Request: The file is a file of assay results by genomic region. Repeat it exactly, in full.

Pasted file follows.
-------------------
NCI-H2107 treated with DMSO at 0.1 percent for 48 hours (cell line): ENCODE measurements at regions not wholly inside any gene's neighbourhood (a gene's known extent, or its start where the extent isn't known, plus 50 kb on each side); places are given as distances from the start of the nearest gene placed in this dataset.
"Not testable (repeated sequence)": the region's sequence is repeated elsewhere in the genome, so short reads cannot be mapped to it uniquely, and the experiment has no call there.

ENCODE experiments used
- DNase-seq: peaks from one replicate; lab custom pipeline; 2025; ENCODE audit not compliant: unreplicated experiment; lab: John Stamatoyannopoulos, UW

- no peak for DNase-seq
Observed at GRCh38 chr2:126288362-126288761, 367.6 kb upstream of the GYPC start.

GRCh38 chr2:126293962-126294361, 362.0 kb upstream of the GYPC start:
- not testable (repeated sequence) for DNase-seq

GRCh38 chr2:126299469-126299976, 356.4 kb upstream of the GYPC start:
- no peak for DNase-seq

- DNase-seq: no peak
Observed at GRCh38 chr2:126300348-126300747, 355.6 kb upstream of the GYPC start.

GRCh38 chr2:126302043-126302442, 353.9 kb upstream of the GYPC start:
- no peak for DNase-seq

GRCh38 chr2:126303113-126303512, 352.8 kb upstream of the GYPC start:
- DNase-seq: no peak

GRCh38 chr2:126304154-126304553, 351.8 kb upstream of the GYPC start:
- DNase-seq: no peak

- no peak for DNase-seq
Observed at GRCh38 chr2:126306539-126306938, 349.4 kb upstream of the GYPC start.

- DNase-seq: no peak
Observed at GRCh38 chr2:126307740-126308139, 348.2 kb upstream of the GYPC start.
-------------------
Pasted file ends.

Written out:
NCI-H2107 treated with DMSO at 0.1 percent for 48 hours (cell line): ENCODE measurements at regions not wholly inside any gene's neighbourhood (a gene's known extent, or its start where the extent isn't known, plus 50 kb on each side); places are given as distances from the start of the nearest gene placed in this dataset.
"Not testable (repeated sequence)": the region's sequence is repeated elsewhere in the genome, so short reads cannot be mapped to it uniquely, and the experiment has no call there.

ENCODE experiments used
- DNase-seq: peaks from one replicate; lab custom pipeline; 2025; ENCODE audit not compliant: unreplicated experiment; lab: John Stamatoyannopoulos, UW

- no peak for DNase-seq
Observed at GRCh38 chr2:126288362-126288761, 367.6 kb upstream of the GYPC start.

GRCh38 chr2:126293962-126294361, 362.0 kb upstream of the GYPC start:
- not testable (repeated sequence) for DNase-seq

GRCh38 chr2:126299469-126299976, 356.4 kb upstream of the GYPC start:
- no peak for DNase-seq

- DNase-seq: no peak
Observed at GRCh38 chr2:126300348-126300747, 355.6 kb upstream of the GYPC start.

GRCh38 chr2:126302043-126302442, 353.9 kb upstream of the GYPC start:
- no peak for DNase-seq

GRCh38 chr2:126303113-126303512, 352.8 kb upstream of the GYPC start:
- DNase-seq: no peak

GRCh38 chr2:126304154-126304553, 351.8 kb upstream of the GYPC start:
- DNase-seq: no peak

- no peak for DNase-seq
Observed at GRCh38 chr2:126306539-126306938, 349.4 kb upstream of the GYPC start.

- DNase-seq: no peak
Observed at GRCh38 chr2:126307740-126308139, 348.2 kb upstream of the GYPC start.